Across the first month of 2020, Sophie Baggott is sharing her thirty favourite books by women from across the world. Find out more about her project to read women writers from every country worldwide here.
I was whisked through Abandon by Sangeeta Bandyopadhyay (tr. Arunava Sinha), a dreamy blur of a novel, in the midst of our late summer heatwave in September. So addicted was I that I finished it on just the second day of reading, on a slightly-too-long lunch break, and could hardly wait to flick back through to write my mini-review. I loved how Bandyopadhyay emphasised the tensions of being both mother and writer by playing with the narrative voice, and Sinha’s translation from the original Bengali was genuinely breathtaking at some points.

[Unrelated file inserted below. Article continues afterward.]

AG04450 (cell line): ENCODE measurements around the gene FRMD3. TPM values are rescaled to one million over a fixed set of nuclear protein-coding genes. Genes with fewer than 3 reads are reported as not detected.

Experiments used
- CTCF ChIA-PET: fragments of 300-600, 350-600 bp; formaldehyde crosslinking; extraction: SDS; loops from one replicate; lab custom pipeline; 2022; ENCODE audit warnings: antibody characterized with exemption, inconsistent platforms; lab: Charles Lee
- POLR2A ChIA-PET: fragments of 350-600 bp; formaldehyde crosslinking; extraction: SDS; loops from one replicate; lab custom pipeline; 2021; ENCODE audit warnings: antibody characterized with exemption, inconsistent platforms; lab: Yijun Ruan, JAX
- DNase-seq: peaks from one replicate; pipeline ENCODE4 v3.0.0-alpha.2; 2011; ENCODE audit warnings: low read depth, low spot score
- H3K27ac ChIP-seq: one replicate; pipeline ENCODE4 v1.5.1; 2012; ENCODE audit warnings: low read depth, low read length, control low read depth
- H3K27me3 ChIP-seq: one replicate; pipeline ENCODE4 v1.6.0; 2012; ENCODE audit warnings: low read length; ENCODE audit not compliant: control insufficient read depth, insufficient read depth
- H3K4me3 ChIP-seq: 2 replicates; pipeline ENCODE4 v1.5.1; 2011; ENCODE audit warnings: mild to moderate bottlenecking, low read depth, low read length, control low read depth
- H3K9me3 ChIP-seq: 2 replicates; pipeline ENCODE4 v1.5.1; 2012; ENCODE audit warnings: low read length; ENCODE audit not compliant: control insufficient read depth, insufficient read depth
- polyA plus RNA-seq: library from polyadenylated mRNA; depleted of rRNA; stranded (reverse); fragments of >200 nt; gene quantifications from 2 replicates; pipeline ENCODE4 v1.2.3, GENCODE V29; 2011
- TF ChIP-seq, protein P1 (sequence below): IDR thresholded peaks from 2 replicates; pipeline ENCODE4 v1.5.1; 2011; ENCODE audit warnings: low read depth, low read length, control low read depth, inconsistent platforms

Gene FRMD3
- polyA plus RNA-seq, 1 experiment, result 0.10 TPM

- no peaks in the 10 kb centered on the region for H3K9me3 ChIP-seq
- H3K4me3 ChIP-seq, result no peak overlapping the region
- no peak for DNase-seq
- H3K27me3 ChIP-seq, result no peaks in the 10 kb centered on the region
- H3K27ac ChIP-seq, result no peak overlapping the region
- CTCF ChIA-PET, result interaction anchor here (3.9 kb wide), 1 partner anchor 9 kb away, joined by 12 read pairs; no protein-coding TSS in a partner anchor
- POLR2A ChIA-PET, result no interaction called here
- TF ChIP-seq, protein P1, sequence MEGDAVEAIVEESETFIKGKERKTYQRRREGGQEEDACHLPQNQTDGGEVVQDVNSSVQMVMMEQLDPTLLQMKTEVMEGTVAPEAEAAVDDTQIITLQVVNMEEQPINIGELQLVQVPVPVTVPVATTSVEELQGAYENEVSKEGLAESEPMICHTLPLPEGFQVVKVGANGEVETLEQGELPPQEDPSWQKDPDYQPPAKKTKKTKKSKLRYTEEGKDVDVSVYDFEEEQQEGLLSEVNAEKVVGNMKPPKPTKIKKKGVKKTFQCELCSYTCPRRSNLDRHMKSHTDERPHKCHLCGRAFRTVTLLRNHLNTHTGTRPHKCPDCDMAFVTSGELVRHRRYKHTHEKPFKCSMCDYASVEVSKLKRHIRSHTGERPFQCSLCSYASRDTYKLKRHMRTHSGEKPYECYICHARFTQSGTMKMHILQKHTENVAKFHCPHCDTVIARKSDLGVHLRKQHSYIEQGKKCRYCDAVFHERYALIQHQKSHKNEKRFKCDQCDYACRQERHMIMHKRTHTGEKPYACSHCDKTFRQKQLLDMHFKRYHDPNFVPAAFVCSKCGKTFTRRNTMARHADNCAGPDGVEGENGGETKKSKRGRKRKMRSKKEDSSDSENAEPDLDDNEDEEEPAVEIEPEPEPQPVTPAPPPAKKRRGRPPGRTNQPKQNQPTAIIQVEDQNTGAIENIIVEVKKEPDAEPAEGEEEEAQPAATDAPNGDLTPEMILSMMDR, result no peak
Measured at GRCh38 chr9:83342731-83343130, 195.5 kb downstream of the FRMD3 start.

In a nutshell: A metafictional, overpowering haze of wants, needs and question marks as a woman lets us into her attempts to be both mother and artist – exquisitely translated by Sinha from Bandyopadhyay’s Bengali.
To pluck out a line: “We drift through the morbid yellow afternoon”.
If I had to choose one image: One of many passages that drew a sharp breath was Ishwari’s note that the novel will continue to shriek as its characters – she and her son – claw their way between the poles of extreme humanity and extreme art.
Sharing a thought: It’s impossible to be at ease at any point of this novel, in which Ishwari’s dislocated existence sees her flit from a serene space focused on art, spirituality and consciousness to a dire bedsit teeming with vomit and ants.
a fact: Bandyopadhyay has said outrage in India caused by her earlier novel Panty (re: sex scenes) wreaked havoc with her son’s school life, her publisher’s reputation and even her translator Arunava Sinha.
If you’d like to read Abandon, visit here.